$$\sigma_\text{process}$$, $$\ell_\text{process}$$, $$\alpha_\text{noise}$$, and
$$\beta_{\text{noise}, i}$$ for $$i = 1, \dots, d$$. The first two are
positive, and the rest are arbitrary. The final piece is prior distributions for
these parameters.
The variance of the coveriance function, $$\sigma^2_\text{process}$$,
corresponds to the amount of variance in the data that is explained by the
Gaussian process. It poses no particular problem and can be tackled with a
half-Gaussian or a half-Student’s t distribution:
\sigma_\text{process} \sim \text{Half-Gaussian}\left( 0, 1 \right).
The notation means that the standard Gaussian distribution is truncated at zero
and renormalized. The nontrivial mass around zero implied by the prior is
considered to be beneficial in this case.[^1]
A prior for the length scale of the covariance function,
$$\ell_\text{process}$$, should be chosen with care. Small values—especially,
those below the resolution of the data—give the Gaussian process extreme
flexibility and easily leads to overfitting. Moreover, there are numerical
ramifications of the length scale approaching zero as well: the quality of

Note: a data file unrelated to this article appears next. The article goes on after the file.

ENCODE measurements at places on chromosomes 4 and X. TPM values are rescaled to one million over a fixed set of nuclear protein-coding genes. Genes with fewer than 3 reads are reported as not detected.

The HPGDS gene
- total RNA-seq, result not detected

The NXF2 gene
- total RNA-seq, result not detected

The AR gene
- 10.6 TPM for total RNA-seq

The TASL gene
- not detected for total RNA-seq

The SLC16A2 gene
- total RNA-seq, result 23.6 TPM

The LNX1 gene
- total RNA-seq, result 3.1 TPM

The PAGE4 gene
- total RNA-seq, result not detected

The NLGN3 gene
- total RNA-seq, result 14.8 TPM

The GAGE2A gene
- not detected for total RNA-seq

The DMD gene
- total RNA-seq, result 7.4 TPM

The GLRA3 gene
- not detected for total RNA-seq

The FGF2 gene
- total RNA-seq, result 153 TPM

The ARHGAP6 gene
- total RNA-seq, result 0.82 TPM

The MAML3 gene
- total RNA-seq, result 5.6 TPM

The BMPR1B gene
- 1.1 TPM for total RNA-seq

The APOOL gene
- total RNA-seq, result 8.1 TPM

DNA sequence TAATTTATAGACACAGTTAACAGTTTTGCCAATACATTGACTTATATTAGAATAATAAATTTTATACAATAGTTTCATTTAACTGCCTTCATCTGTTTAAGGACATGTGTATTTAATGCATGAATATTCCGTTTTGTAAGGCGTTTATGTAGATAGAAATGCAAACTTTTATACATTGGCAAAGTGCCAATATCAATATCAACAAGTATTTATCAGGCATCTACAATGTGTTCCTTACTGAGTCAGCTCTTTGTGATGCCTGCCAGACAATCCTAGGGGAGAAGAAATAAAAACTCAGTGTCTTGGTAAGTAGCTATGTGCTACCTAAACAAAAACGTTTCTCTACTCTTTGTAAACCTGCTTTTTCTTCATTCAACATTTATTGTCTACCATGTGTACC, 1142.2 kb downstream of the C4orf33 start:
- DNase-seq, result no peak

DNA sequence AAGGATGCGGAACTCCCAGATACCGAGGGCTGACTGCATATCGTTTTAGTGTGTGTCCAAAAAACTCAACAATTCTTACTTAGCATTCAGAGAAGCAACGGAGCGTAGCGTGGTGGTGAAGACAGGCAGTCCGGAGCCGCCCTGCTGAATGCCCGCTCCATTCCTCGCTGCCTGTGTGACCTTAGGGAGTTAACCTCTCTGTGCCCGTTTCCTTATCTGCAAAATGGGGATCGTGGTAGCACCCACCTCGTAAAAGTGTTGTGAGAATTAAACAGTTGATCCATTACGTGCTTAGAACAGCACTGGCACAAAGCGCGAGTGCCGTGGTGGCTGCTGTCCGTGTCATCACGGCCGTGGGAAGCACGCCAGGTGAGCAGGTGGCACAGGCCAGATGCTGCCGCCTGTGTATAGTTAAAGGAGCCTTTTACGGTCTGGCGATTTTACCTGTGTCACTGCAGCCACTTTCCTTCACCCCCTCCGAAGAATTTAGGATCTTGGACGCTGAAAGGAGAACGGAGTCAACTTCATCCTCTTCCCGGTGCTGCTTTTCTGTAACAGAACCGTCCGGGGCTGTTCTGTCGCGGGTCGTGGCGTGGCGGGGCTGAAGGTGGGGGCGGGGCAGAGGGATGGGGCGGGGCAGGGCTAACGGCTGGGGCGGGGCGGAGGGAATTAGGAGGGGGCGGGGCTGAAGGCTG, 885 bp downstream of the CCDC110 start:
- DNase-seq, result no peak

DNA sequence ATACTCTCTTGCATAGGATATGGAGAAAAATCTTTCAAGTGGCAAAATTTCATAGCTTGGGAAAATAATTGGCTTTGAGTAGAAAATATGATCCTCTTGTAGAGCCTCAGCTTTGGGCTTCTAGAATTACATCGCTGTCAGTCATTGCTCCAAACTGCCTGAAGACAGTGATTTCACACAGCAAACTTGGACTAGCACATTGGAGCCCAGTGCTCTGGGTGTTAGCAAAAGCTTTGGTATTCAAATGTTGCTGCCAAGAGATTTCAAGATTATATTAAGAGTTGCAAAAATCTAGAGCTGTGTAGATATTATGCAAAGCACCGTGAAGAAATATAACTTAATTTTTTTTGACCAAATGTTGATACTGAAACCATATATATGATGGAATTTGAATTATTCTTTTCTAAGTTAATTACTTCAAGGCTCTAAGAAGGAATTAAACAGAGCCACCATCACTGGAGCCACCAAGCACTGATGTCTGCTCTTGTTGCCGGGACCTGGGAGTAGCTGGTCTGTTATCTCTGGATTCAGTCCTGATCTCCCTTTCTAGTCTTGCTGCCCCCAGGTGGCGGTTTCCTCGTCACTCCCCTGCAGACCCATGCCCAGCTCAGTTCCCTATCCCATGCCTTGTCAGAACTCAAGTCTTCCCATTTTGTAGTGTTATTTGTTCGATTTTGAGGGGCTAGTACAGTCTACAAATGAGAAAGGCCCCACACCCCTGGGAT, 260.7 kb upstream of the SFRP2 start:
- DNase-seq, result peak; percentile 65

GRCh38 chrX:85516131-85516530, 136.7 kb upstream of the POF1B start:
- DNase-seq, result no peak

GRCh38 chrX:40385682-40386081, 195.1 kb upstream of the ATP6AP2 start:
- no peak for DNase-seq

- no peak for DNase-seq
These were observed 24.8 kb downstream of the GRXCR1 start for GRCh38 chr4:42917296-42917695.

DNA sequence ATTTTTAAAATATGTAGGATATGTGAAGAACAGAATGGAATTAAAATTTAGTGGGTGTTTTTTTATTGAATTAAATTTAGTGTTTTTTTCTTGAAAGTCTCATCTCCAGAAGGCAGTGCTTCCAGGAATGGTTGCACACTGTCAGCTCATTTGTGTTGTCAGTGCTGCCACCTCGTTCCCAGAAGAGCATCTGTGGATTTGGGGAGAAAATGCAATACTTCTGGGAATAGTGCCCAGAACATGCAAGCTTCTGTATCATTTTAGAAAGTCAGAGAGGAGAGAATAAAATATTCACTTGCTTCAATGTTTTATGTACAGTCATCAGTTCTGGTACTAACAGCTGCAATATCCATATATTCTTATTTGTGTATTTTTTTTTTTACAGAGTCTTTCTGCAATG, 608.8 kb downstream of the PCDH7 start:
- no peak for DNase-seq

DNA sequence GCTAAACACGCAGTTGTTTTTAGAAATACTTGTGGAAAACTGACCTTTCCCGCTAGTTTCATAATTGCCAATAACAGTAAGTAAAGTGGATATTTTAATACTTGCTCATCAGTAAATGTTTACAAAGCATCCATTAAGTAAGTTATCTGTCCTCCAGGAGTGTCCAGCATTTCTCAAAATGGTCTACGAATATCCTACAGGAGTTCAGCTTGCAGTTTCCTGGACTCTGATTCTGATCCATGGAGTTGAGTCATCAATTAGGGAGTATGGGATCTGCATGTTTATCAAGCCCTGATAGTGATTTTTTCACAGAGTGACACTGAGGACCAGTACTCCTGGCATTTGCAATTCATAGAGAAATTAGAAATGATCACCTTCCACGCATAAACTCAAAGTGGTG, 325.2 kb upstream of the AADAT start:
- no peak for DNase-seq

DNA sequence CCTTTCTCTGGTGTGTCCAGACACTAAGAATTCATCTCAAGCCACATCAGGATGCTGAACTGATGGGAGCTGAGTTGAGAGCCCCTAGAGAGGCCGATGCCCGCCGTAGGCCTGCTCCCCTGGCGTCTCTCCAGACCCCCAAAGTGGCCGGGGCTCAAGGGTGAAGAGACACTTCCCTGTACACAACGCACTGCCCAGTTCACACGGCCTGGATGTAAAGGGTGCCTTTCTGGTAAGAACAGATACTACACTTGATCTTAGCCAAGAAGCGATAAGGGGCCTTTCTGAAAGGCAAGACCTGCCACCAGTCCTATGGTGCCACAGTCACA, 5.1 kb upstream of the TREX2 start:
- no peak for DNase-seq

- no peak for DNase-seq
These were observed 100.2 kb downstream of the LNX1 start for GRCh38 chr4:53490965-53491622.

Hamiltonian Monte Carlo sampling degrades.[^2] The bottom line is that a prior
penalizing values close to zero is needed. A reasonable choice is an inverse
gamma distribution:
\ell_\text{process} \sim \text{Inverse Gamma}\left( 1, 1 \right).
To understand the implications, let us perform a prior predictive check for this
component in isolation:
```{r prior-process-length-scale, include = FALSE}
It can be seen that the density is very low in the region close to zero, while
being rather permissive to the right of that region, especially considering the
scale of the distance in the data; recall the very first figure. Consequently,
the choice is adequate.
The choice of priors for the parameters of the noise is complicated by the
nonlinear link function; see Equation (4). What is important to realize is that
small amounts of noise correspond to negative values in the linear space, which
is probably what one should be expecting given the scale of the response.
Therefore, the priors should allow for large negative values. Let us make an